Those who are together in monetary union will have to get closer. We have to stay open, to keep it possible for all to join, but we must not remain immobile because one country or another does not want to follow yet.

We will discuss to what degree one has to bring systemically relevant banks under specific European supervision to keep national interests from playing too large a role.

We need more Europe in the Eurozone, not less Europe. Part of that is also that European institutions like the Commission having more possibilities for control, otherwise a monetary union cannot work. The fiscal pact is a first step but it's not enough.

It makes no sense to paper over everything with eurobonds, or similar instruments which may well seem to bring closer solidarity, only to end up with Europe in an even more difficult situation than we are in today.

We want Greece to stay in the euro, but we insist that it keep to commitments that it has agreed to, that the memorandum of understanding be fulfilled.

The only sustainable path is to accept that getting over the crisis is a long, strenuous process which will only succeed if we tackle the causes of the crisis – which are the horrendous debt and the lack of competitiveness of some euro zone states.

We in Germany are of the opinion, and that includes myself personally, that the stability pact cannot be renegotiated. Twenty-five countries have signed it, Greece and Portugal ratified it and Ireland is preparing for a referendum on it. I think the pact is right.

We must improve our growth and competitiveness in a world that has changed a lot, where competitors outside Europe become stronger and stronger.

It's very important for the Afghan people to know that we won't leave them completely on their own when we withdraw. We will continue the reconstruction of Afghanistan, we will continue training and I think this is a very important message.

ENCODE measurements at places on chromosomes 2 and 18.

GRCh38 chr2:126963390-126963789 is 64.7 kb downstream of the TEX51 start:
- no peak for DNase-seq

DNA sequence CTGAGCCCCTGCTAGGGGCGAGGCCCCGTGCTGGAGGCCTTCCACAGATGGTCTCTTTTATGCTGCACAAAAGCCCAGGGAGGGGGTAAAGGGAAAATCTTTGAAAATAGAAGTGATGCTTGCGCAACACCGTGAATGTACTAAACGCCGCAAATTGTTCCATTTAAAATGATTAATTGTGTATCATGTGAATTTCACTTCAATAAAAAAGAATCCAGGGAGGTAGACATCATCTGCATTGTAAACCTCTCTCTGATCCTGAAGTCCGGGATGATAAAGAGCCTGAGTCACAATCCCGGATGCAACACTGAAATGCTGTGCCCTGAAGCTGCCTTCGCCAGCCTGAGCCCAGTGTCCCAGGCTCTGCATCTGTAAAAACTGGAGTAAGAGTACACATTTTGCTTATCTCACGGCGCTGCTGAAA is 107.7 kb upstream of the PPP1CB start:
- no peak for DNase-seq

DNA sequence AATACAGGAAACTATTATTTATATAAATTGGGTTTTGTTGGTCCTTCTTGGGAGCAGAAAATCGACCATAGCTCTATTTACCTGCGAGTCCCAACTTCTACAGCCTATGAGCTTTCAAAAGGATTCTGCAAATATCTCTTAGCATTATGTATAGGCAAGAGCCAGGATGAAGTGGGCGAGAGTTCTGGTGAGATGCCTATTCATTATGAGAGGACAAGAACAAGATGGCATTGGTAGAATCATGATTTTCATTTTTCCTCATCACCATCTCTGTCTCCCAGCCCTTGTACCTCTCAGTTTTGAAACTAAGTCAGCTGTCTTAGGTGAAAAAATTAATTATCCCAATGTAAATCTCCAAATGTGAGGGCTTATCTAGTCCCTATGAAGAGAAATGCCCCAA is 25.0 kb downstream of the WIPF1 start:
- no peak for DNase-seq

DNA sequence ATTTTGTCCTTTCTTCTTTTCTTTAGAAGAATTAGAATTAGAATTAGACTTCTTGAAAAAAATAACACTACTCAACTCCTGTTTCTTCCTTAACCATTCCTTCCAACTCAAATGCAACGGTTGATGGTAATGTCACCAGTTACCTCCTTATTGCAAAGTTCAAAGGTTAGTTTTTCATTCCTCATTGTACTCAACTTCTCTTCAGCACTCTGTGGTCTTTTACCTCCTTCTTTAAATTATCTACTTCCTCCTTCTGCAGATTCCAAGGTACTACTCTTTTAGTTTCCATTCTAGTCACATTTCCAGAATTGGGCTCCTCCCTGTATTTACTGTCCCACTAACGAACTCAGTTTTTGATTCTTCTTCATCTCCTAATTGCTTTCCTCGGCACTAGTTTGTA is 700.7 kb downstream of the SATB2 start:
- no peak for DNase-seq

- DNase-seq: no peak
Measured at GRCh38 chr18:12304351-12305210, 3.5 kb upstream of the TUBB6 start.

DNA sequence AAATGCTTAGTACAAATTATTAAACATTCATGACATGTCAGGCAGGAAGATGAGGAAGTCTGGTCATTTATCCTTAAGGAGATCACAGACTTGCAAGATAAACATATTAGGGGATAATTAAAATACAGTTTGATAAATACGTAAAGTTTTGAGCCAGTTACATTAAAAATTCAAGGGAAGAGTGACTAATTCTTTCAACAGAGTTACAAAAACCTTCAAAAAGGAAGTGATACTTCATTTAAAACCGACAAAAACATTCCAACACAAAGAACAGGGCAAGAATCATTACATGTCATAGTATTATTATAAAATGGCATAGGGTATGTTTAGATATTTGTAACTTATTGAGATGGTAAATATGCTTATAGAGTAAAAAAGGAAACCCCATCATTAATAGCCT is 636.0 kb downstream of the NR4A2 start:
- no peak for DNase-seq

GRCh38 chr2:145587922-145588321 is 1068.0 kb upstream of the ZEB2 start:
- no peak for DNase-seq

This is an important step. We have shown here that we are able to stabilise the European Union. We have made a major breakthrough, which provides the chance for more political union.

The government is prepared to pay the German share into the European Stability Mechanism faster than initially planned… But a precondition is that the other member states also go along.

We are checking now to see if this voluntary debt-restructuring – which is something new for all of us and which is a very important step for Greece – is working out and after that we hope that the second tranche for Greece can be approved, of course under the condition that Greece fulfils its obligations.

The Arab League has taken a very firm stand regarding the situation in Syria and has clearly condemned the human rights violations perpetrated by the Assad government. The European Union is strongly supporting the Arab League in its very firm stand and is going to come up with an enhancement of sanctions against Syria.

I support, as the French president does, the idea that the necessary interest payments for the debt be paid into a separate account so that it can be sure that Greece has the money available at all times.

Proposals are going to be discussed. Germany is committed to doing everything to lower youth unemployment, which is very high in certain countries, notably in Spain. Youth unemployment is too high across Europe.

It confirms my conviction that we in Europe still have a long road ahead of us before the confidence of investors is restored. We are now called upon to implement the fiscal pact quickly and decisively – without trying to water it down everywhere.

I personally will support it; if we don't succeed in convincing the 27, which would be better anyway -the proposal of the EU Commission is already aiming at the 27 – then we have to think about what we can do. Germany and France both think that a financial transaction tax is the right answer.

It's important to implement joint border controls and we are not interested in having parallel Serb structures in Kosovo. I think it's always best to look for direct talks with the respective partners of dialogue.

It is beyond doubt for me that Great Britain will in future continue to be an important partner in the European Union.

Yesterday it was necessary to avoid making a bad compromise for the euro. We succeeded. Everybody will see that we learned from past mistakes, that we showcased credibility and that, therefore, European institutions, for instance the Commission and the Court of Justice, will have greater influence and greater powers to get nations to behave more responsibly when it comes to fiscal matters.

Many are worried about if they can rely upon us. So it is of utmost importance for the Council to re-establish some of this reliability on Thursday and Friday, and to strengthen the commitments in our consultations.